The Central Falls school district in Rhode Island voted to fire all 93 teachers and administrators at the Central Falls High School. The school chronically underperforms and is rated among the worse performing in the state. It turns out that the firings are called for under Federal no child left behind guidelines. Under new federal requirements for school reform, low-performing schools have several options. One is called the transformation model, which includes a series of changes that teachers agree to adopt. Here the superintendent tried to negotiate with the union changes that included according to CNN "work a longer school day of seven hours and tutor students weekly for one hour outside school time. She proposed teachers have lunch with students often, meet for 90 minutes every week to discuss education and set aside two weeks during summer break for paid professional development." When the negotiations on those changes failed at Central Falls High, the superintendent switched to another option: the turnaround model, which means firing every teacher at the troubled school.
First, I was stunned that teacher firings were actually called for under federal guidelines. Second, I was also stunned that this would actually occur. Third, I was shocked beyond words when the Secretary of Education Arne Duncan in the face of the union saying that the firings were "immoral, illegal, unjust, irresponsible, disgraceful and disrespectful," said that education officials are "showing courage and doing the right thing for kids." "This is hard work and these are tough decisions, but students only have one chance for an education," Duncan said, adding that "when schools continue to struggle we have a collective obligation to take action." Fourth, I was equally stunned when Arne Duncan has kept his job, despite the oft-cited patronage of the democrats and the teachers unions.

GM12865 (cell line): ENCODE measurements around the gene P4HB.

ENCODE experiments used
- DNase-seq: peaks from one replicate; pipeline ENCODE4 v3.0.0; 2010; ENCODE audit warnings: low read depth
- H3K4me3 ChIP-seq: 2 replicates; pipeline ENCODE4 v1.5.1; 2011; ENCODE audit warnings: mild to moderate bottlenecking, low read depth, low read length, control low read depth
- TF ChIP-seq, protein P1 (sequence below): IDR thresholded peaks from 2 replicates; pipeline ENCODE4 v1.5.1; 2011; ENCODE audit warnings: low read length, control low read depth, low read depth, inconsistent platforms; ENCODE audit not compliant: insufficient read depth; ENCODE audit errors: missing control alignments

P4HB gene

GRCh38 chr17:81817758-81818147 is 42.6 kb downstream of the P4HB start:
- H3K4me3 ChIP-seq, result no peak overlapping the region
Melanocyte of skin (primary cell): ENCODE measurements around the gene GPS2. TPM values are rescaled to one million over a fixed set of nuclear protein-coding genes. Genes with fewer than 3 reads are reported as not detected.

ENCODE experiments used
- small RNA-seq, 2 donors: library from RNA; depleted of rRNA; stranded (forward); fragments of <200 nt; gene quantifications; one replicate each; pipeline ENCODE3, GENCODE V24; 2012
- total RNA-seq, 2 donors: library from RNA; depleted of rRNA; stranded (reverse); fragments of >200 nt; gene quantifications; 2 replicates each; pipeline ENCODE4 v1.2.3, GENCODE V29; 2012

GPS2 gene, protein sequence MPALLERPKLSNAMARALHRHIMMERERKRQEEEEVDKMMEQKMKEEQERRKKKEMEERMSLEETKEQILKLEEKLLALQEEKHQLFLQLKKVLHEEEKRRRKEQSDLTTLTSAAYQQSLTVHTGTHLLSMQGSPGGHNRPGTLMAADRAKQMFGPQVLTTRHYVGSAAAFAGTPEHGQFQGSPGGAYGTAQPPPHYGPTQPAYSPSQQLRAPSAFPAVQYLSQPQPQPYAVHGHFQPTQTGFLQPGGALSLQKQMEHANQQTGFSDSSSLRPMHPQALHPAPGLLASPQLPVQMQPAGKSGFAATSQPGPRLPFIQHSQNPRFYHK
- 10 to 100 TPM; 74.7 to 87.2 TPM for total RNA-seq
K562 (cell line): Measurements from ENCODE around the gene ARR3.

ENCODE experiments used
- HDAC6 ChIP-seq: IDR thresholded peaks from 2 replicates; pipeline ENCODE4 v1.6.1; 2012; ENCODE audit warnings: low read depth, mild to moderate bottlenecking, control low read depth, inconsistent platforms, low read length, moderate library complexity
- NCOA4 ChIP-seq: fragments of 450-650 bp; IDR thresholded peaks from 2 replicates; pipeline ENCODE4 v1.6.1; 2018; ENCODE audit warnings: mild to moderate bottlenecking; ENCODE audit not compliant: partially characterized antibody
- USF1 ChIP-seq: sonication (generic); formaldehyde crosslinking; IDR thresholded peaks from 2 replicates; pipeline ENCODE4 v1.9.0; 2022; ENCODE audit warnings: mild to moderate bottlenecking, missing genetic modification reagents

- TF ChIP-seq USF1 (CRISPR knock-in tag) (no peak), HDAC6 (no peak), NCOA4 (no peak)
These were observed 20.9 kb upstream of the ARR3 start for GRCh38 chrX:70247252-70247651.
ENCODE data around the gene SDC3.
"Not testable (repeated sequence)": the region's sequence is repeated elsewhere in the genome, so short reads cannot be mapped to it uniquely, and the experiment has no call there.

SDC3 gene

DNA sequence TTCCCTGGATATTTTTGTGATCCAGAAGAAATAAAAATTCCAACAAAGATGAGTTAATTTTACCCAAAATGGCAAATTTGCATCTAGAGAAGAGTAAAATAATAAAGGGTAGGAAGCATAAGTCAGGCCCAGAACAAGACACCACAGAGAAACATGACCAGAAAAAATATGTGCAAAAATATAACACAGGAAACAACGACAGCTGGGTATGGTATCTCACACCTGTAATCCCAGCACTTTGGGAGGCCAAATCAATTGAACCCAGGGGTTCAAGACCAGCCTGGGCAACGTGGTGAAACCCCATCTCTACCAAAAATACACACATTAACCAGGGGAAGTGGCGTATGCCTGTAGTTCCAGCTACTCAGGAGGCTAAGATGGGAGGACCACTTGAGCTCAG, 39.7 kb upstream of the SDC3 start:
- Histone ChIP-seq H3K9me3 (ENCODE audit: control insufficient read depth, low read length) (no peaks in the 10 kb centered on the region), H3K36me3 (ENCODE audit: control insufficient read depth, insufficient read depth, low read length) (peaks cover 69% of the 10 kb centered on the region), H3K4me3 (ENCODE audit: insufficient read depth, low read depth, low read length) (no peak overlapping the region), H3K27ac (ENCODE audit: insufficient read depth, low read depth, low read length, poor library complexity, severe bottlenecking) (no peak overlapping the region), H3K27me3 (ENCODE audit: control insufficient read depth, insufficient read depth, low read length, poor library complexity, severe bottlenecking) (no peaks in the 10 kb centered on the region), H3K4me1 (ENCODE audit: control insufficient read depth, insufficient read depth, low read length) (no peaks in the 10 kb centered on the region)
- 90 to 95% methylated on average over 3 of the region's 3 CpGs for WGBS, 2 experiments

What all of this reminded me of is the recently released survey by the Intercollegiate Studies Institute that shows that in 16 colleges - including Princeton and Harvard - incoming freshman tested higher than seniors on aptitude tests. The author of the survey calls this "negative learning". I am not surprised. I teach college seniors and test using essays, short answers and problems. I take off a point for a misspelled word and three points if they misspell five words listed on the syllabus (receive, yield, principal, guarantee and separate). Despite my warnings, students continue to misspell these words through four examinations. Most cannot write - having told me that they have not had to write an essay since freshman composition. Many cannot do basic mathematics - I do not allow calculators on my tests. One student had no idea who Joe Biden is. Few know history. Even fewer have read the Constitution. I showed them an admissions exam for high school given in 1885 published in the Wall Street Journal as "Sharpen your pencil" and none could pass it. Maybe we should also fire the professors.
Happy Birthday Frederic Bastiat
2 years ago